The Regulation has many benefits to offer the food industry. Firstly, it recognises the importance of a clear regulatory environment for the food industry, which will allow greater legal security and a more predictable environment for food operators. The new rules will also serve to support innovation, as manufacturers will be encouraged to develop food and drink products for which health and nutrition claims can genuinely be made. It is also a way of preventing unfair competition from unscrupulous manufacturers using false or misleading claims. It should be noted that health and nutrition claims are voluntarily put on products by producers as a marketing tool. If positive claims cannot be established, the Regulation does not oblige anyone to make negative claims about the product.
What measures will start to apply immediately from July 1st, and what provisions are subject to a transitional period?
From July 1 2007, certain measures are immediately effective e.g. the ban on alcoholic beverages carrying claims, except those referring to a reduction in energy or alcohol content.
Also, new products put on the market must respect the conditions for nutritional claims which are set out in detail in the Annex of the Regulation e.g. the can only be labelled low fat if the product contains less than 3g of fat per 100g or 1.5g of fat per 100ml. Products already labelled or on the market before January 2007 may remain on the market with the old labels until January 2010. During this time, Member States can submit new claims that they want added to the Annex. From 2010, only nutritional claims included in the EU Annex will be allowed to be used.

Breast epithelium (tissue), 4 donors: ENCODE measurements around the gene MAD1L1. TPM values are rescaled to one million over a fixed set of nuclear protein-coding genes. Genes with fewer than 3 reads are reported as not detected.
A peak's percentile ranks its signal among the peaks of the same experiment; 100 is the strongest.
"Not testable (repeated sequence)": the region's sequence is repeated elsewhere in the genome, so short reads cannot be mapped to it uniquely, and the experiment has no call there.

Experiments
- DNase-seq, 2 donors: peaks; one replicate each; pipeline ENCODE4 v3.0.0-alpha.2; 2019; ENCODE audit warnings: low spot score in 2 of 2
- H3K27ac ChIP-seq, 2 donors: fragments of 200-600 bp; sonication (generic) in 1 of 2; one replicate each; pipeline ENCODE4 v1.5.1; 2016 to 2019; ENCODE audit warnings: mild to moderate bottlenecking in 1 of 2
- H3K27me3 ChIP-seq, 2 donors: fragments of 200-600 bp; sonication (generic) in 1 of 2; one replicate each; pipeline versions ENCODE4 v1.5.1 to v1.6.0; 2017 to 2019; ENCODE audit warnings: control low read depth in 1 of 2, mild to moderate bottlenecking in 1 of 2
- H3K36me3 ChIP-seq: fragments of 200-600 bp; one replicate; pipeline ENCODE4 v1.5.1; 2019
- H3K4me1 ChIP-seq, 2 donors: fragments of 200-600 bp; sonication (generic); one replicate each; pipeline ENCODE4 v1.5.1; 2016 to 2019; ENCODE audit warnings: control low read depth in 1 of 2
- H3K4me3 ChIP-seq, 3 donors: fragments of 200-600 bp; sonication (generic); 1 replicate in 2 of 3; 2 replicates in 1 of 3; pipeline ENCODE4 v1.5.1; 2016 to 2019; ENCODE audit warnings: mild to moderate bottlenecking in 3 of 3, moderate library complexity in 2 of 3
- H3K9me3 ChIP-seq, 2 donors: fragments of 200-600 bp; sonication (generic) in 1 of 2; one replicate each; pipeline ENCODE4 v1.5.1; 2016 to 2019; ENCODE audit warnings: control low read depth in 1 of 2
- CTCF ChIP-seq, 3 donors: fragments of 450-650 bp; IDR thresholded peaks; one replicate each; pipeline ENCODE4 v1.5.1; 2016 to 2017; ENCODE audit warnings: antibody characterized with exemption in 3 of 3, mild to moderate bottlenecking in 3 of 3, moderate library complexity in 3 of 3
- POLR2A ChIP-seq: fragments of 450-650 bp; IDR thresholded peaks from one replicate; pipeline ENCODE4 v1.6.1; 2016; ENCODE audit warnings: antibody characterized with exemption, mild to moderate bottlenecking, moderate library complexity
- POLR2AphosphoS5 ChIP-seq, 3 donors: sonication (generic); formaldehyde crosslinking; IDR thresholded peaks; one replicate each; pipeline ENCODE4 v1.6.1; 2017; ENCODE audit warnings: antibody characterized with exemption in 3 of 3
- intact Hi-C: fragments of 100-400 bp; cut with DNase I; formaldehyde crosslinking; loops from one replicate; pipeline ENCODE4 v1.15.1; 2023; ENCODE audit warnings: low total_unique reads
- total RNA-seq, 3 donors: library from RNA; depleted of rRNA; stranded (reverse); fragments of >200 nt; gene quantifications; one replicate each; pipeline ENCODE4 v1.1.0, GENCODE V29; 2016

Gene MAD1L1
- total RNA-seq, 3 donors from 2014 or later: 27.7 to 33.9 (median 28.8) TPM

Nutritional profiles will take 2 years to set – one year for an EFSA evaluation and one year for agreement with Member States through Comitology. Once they have been set, there will be another 2 year period before they begin to apply, to allow operators time to adjust.
For health function claims, Member States have one year to submit health claims they would like included in the EU positive list. It will take another 2 years after that for EFSA to evaluate these claims, and for a Comitology decision to be taken on a final list that can be used. This 3 year period will allow operators sufficient time to adapt to the new EU requirements.
The Commission will propose the same transitional period for the use of claims referring specifically to children's development and health. This proposal will be sent to the European Parliament and Council for adoption.
With regard to trade marks, existing brand names which suggest health benefits but do not meet the requirements of the Regulation must be entirely removed from the market within 15 years. This timeframe was considered to be a reasonable period for companies to make the necessary adjustments and changes to their branding.